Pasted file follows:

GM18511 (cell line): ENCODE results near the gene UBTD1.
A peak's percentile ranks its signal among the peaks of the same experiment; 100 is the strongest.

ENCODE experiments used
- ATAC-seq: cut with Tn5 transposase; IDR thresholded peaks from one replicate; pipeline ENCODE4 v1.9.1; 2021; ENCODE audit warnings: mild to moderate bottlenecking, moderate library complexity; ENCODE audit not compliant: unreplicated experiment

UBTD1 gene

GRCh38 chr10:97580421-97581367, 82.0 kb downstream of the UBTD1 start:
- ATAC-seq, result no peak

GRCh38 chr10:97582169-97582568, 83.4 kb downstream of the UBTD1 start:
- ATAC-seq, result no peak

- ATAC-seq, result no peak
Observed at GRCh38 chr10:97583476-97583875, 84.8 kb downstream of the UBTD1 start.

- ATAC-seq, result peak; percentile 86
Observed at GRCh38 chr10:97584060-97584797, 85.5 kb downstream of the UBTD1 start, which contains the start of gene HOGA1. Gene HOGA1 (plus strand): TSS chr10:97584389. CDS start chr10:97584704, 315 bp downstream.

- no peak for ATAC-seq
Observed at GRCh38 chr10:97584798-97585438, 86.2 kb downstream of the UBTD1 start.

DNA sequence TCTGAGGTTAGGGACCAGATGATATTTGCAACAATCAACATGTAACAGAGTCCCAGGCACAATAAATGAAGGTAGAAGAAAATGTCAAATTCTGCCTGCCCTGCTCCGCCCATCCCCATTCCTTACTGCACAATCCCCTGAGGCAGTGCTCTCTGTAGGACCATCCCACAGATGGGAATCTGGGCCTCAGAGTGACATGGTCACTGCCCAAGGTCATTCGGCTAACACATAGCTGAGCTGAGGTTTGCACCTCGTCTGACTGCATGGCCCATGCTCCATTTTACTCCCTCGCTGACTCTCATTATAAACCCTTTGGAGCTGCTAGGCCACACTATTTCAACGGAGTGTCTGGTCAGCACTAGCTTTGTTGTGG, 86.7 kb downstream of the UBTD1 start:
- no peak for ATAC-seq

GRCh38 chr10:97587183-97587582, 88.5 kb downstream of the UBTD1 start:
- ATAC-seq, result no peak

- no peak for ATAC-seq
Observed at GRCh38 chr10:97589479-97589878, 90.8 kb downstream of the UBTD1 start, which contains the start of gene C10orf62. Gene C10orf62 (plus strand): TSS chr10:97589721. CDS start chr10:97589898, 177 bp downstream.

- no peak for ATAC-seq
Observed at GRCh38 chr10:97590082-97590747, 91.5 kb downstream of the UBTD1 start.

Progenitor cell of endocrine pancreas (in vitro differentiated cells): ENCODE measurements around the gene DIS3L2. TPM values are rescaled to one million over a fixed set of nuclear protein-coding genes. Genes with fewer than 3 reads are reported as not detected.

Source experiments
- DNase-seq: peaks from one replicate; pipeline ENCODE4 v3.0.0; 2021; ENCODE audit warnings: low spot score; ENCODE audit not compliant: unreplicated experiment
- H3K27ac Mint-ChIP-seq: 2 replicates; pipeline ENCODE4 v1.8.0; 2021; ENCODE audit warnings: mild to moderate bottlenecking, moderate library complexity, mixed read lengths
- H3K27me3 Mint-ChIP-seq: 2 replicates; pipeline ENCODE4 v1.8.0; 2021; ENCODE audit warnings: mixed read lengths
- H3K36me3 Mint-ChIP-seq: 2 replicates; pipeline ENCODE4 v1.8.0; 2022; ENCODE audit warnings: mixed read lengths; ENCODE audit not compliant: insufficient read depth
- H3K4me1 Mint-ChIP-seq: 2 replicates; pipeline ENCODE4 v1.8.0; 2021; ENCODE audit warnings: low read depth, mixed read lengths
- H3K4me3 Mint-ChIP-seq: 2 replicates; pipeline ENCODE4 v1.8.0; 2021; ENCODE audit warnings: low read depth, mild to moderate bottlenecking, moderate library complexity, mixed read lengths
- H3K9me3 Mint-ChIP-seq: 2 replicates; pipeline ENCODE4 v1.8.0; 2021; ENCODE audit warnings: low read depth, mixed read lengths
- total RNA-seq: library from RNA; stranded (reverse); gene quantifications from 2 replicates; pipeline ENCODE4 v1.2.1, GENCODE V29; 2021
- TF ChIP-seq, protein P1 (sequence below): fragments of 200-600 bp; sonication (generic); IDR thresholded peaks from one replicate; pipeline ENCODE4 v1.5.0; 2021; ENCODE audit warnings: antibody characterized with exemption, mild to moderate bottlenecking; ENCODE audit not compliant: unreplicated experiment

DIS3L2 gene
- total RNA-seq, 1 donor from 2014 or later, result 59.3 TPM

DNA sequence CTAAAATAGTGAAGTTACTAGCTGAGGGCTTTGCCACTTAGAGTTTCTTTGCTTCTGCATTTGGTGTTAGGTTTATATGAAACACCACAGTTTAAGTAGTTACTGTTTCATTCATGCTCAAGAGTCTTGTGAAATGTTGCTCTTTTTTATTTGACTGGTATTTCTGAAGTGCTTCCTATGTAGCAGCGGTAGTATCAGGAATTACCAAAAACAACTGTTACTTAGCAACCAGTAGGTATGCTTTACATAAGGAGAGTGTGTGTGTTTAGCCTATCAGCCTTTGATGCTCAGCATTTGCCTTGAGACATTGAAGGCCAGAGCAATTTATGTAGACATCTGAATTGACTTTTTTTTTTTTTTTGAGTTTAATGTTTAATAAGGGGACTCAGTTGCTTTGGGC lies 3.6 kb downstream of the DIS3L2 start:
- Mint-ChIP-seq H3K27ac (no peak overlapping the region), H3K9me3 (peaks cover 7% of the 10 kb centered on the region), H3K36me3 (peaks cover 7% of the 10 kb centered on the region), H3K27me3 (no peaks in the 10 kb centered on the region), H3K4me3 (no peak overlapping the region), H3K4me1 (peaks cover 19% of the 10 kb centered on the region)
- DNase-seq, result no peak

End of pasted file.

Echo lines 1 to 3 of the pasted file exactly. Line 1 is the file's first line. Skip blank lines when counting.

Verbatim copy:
GM18511 (cell line): ENCODE results near the gene UBTD1.
A peak's percentile ranks its signal among the peaks of the same experiment; 100 is the strongest.

ENCODE experiments used